Kevin and Aidan took my Wet Flies 101 class yesterday evening. The upper TMA was a perfect height, 375cfs, running crystal clear and 55 degrees. A little stream side classroom, then on the water at 5pm. The sulphurs made a showing along with some caddis, but there was nothing rising. We gave the spot 90 minutes, then decided to move. Right call. We found some river that was a good transition point between classic wet fly and classic dry fly water. It had bugs coming off and fish rising. Best of all, it was unoccupied(!?!). The hatch was strongest from 7pm to around 8:15. Plenty of size 16 sulphurs with the trout keyed on the emergers — I didn’t see a single dun taken off the surface. I rigged Kevin up with a Magic Fly for some wet-fished-as-dry action (we started off with an 18 but downsized to a 20) while Aidan stayed subsurface with the swung wet. Both guys did a great job targeting active feeders, and both connected with trout. Around 8pm I rigged Aidan for wet-fished-as-dry and he stuck several fish. Great job, gents. We won the hatch and weather lottery.
Kevin battling a wild brown who fell for a Pale Watery wingless wet.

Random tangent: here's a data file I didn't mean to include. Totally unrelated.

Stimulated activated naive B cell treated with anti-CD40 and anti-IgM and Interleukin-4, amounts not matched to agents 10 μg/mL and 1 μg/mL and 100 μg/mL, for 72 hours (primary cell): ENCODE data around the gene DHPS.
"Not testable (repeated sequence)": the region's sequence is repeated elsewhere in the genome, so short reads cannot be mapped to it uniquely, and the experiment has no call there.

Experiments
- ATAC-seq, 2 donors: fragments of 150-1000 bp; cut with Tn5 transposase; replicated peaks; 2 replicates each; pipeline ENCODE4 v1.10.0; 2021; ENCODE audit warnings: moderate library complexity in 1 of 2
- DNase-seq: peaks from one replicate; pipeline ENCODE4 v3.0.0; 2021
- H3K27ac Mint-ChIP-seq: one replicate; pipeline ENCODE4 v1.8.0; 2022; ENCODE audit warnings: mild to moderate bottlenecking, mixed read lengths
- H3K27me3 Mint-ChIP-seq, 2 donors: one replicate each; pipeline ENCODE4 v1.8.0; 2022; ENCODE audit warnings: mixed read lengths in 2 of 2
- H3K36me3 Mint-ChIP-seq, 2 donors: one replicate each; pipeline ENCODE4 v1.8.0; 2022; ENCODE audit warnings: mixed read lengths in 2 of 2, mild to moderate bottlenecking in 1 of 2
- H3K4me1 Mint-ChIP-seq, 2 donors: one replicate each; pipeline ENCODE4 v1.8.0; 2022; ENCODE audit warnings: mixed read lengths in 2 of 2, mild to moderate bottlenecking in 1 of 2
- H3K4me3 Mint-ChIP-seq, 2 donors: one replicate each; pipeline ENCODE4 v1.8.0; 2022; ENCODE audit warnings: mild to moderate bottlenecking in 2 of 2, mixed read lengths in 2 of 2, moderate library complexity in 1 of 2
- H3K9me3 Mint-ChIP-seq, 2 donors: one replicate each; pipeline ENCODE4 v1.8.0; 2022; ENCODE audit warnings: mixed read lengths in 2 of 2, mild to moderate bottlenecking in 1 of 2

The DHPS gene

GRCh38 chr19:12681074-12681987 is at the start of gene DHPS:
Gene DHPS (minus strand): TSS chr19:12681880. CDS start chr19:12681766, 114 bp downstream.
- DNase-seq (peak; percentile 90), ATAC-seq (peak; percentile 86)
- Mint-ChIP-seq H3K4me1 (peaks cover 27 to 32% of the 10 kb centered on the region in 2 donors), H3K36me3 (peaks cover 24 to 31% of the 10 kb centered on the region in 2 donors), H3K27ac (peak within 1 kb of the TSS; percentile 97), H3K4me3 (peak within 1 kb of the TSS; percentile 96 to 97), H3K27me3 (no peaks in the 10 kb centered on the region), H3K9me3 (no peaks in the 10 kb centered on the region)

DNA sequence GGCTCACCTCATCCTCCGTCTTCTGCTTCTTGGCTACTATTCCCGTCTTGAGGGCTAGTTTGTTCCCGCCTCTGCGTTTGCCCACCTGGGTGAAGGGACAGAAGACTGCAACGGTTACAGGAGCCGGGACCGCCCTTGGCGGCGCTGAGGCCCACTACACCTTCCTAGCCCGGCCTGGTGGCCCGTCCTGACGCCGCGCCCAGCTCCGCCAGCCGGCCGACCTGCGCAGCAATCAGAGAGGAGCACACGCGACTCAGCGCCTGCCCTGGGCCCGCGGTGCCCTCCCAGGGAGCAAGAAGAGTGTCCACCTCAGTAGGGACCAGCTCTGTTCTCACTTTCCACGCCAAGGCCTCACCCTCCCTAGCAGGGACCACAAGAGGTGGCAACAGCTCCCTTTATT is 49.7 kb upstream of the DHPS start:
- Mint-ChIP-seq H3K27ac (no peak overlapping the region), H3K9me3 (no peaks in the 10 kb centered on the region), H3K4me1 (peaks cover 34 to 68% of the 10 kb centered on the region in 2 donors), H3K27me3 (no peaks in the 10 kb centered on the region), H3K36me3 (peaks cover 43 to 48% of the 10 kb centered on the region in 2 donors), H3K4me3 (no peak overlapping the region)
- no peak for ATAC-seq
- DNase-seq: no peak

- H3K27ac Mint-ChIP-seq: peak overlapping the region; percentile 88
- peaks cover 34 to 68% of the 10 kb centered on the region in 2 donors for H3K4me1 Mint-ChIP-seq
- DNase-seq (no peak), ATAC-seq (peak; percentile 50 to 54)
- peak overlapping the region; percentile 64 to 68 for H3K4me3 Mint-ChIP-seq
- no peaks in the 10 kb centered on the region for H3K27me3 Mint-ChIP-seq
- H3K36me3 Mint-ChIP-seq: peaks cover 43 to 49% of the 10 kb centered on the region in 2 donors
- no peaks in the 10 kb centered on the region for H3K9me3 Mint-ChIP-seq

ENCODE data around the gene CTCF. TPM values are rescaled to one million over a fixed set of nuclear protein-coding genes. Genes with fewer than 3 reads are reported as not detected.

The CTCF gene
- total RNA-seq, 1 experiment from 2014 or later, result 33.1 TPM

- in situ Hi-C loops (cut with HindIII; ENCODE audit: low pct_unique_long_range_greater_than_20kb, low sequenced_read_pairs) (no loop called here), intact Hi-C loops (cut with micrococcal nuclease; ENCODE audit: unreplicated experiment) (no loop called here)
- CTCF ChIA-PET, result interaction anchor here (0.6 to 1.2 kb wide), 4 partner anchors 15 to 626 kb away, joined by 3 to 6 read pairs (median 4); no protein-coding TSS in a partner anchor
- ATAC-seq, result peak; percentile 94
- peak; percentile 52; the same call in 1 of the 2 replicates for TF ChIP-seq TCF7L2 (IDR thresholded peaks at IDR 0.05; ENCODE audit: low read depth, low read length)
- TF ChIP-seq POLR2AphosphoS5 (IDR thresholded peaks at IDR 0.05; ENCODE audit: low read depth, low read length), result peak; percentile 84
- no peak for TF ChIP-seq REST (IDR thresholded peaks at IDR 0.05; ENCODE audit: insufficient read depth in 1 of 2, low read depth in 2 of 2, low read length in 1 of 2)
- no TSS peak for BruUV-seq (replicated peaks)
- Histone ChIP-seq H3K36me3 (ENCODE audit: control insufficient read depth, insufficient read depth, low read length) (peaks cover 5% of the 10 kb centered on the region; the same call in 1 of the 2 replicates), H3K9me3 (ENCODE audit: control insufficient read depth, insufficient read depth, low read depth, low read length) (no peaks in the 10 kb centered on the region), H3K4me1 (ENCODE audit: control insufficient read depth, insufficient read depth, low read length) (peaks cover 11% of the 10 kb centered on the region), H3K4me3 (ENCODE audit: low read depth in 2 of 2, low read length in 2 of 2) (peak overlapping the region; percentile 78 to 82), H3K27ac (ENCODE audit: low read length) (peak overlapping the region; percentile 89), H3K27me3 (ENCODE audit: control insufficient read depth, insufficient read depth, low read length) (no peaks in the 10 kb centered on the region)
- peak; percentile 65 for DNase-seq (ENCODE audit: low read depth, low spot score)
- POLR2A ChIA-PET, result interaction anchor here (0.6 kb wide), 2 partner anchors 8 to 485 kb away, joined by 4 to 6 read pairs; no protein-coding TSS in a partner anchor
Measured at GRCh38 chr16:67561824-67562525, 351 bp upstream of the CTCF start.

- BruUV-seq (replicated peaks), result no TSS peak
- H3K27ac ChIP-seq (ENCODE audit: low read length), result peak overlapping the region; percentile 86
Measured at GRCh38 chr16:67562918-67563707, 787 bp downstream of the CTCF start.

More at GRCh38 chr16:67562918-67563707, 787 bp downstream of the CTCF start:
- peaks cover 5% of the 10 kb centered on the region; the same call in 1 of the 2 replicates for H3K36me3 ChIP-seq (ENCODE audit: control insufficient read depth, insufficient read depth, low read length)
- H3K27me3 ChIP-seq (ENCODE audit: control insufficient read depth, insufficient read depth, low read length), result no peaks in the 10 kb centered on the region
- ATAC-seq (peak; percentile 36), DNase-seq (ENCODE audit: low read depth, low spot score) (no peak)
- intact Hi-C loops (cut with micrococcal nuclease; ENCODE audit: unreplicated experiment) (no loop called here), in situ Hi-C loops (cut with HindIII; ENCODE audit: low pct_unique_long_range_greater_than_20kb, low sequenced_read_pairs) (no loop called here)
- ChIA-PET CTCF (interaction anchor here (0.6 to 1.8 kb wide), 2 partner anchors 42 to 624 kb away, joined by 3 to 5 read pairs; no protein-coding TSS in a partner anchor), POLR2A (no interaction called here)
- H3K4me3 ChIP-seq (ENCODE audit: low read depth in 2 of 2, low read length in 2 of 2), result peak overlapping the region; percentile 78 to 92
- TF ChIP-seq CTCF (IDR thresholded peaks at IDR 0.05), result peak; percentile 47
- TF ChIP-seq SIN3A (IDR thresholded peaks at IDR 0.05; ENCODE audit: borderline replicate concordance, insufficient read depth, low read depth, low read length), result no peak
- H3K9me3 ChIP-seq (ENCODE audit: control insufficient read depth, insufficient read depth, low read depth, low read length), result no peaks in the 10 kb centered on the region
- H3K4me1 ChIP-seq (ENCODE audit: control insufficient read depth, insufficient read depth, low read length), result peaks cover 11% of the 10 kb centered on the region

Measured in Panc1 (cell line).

A good number of trout were enjoying the sulphur hatch as much as we were.
Attentive anglers catch more fish. Aidan focusing on his drift, ready to strike.
After the gig, I took a break and waited for the dark of night. It was not a good night for me to forget my headlamp — it’s an adventure stumbling across a boulder-strewn riffle or trying to stay on the path through the woods in total darkness. Not quite on the darkness, really. The fireflies put on a spectacular light show. I’ve never seen so many, so active.
I fished from 9:45 to midnight, throwing big streamers in hopes of connecting with a big ol’ brown. Not tonight. I did get three bumps, but no hook sets. Oh. And a beaver stalked me in one of the pools I fished. That’s always fun. I was glad I didn’t hook him. Though if I did, it would serve him right.